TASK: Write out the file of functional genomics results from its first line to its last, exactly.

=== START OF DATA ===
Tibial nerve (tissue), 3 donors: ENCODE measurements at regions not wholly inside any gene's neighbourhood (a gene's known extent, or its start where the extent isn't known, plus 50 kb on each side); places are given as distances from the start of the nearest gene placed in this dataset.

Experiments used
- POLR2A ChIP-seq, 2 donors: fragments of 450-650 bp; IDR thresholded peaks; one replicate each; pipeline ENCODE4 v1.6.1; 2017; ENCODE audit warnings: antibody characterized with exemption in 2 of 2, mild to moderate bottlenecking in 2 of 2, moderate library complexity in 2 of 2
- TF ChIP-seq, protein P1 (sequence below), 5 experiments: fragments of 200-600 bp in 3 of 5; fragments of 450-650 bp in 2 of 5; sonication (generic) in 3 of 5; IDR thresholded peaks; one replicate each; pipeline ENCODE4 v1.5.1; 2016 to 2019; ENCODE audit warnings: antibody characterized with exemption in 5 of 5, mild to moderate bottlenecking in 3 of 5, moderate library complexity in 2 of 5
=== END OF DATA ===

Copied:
Tibial nerve (tissue), 3 donors: ENCODE measurements at regions not wholly inside any gene's neighbourhood (a gene's known extent, or its start where the extent isn't known, plus 50 kb on each side); places are given as distances from the start of the nearest gene placed in this dataset.

Experiments used
- POLR2A ChIP-seq, 2 donors: fragments of 450-650 bp; IDR thresholded peaks; one replicate each; pipeline ENCODE4 v1.6.1; 2017; ENCODE audit warnings: antibody characterized with exemption in 2 of 2, mild to moderate bottlenecking in 2 of 2, moderate library complexity in 2 of 2
- TF ChIP-seq, protein P1 (sequence below), 5 experiments: fragments of 200-600 bp in 3 of 5; fragments of 450-650 bp in 2 of 5; sonication (generic) in 3 of 5; IDR thresholded peaks; one replicate each; pipeline ENCODE4 v1.5.1; 2016 to 2019; ENCODE audit warnings: antibody characterized with exemption in 5 of 5, mild to moderate bottlenecking in 3 of 5, moderate library complexity in 2 of 5